By Wojciech Kosc
The last time the Polish farmers’ unions managed to make headlines was last year, when one of the most radical announced a “warning protest” of 3,000 farmers in Warsaw against the “critical situation” in Polish agricultural and rural areas. When the day of the protest arrived, however, the number of protesters had dwindled to a mere 1,000.
It was a far cry from the early 1990s, when protests led by Andrzej Lepper paralyzed Poland, as he led farmers to block roads. Populism calculated to gain the support of rural and small-town Poland later elevated Lepper to the posts of deputy speaker of the Polish parliament, deputy prime minister, and minister of agriculture.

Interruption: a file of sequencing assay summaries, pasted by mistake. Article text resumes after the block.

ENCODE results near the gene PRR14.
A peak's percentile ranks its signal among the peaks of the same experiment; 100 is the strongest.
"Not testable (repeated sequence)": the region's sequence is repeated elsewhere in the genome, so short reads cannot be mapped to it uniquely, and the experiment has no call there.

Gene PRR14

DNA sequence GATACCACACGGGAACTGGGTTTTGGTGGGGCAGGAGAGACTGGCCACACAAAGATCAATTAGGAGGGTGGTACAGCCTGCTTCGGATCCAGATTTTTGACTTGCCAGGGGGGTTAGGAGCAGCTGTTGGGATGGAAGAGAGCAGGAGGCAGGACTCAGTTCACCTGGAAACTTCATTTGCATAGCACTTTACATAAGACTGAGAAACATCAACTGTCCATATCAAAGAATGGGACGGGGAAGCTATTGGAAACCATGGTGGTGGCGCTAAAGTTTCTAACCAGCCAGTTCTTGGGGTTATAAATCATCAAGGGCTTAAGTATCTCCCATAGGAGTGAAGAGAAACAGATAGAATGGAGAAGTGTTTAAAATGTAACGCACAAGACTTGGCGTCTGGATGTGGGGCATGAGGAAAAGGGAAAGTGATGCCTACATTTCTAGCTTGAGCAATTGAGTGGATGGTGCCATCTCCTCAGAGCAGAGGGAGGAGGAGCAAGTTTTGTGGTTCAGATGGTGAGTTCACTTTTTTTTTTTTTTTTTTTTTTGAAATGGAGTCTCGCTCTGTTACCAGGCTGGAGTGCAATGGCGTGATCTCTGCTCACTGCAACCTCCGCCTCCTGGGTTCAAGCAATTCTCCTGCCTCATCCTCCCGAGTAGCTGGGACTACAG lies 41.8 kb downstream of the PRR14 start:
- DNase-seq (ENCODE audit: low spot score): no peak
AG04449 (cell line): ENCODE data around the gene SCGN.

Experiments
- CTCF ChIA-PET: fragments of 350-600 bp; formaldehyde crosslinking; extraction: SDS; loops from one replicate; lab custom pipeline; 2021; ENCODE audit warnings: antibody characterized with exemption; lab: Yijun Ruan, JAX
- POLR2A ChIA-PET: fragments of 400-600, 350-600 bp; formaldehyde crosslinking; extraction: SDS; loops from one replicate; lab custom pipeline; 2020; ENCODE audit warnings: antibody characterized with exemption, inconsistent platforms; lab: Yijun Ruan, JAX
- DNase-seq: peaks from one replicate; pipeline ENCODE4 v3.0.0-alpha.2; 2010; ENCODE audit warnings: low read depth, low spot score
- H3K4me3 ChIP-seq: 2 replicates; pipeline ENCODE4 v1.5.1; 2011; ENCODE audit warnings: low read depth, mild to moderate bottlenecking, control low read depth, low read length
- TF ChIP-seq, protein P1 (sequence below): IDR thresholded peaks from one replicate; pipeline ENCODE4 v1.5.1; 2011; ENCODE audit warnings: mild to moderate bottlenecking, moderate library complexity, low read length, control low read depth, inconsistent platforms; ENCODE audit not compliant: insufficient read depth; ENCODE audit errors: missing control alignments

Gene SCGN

In retrospect it looks as if Lepper’s rise was the swan song of populists’ efforts to build their support on the parlous situation of Poland’s rural communities. Continue reading …